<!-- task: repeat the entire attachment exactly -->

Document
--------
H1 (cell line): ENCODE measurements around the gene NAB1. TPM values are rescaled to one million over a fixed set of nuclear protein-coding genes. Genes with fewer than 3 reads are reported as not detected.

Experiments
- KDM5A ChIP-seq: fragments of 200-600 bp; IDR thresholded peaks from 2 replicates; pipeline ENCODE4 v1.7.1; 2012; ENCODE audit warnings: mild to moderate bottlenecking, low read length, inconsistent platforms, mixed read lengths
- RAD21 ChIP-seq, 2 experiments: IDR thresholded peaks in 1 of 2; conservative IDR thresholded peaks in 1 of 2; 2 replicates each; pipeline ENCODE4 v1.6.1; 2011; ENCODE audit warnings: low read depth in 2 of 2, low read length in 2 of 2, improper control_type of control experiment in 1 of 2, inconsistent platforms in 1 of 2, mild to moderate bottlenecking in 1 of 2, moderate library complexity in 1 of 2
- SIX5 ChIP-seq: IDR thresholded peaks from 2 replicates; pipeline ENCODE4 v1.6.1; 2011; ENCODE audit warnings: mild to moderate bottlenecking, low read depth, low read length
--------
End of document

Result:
H1 (cell line): ENCODE measurements around the gene NAB1. TPM values are rescaled to one million over a fixed set of nuclear protein-coding genes. Genes with fewer than 3 reads are reported as not detected.

Experiments
- KDM5A ChIP-seq: fragments of 200-600 bp; IDR thresholded peaks from 2 replicates; pipeline ENCODE4 v1.7.1; 2012; ENCODE audit warnings: mild to moderate bottlenecking, low read length, inconsistent platforms, mixed read lengths
- RAD21 ChIP-seq, 2 experiments: IDR thresholded peaks in 1 of 2; conservative IDR thresholded peaks in 1 of 2; 2 replicates each; pipeline ENCODE4 v1.6.1; 2011; ENCODE audit warnings: low read depth in 2 of 2, low read length in 2 of 2, improper control_type of control experiment in 1 of 2, inconsistent platforms in 1 of 2, mild to moderate bottlenecking in 1 of 2, moderate library complexity in 1 of 2
- SIX5 ChIP-seq: IDR thresholded peaks from 2 replicates; pipeline ENCODE4 v1.6.1; 2011; ENCODE audit warnings: mild to moderate bottlenecking, low read depth, low read length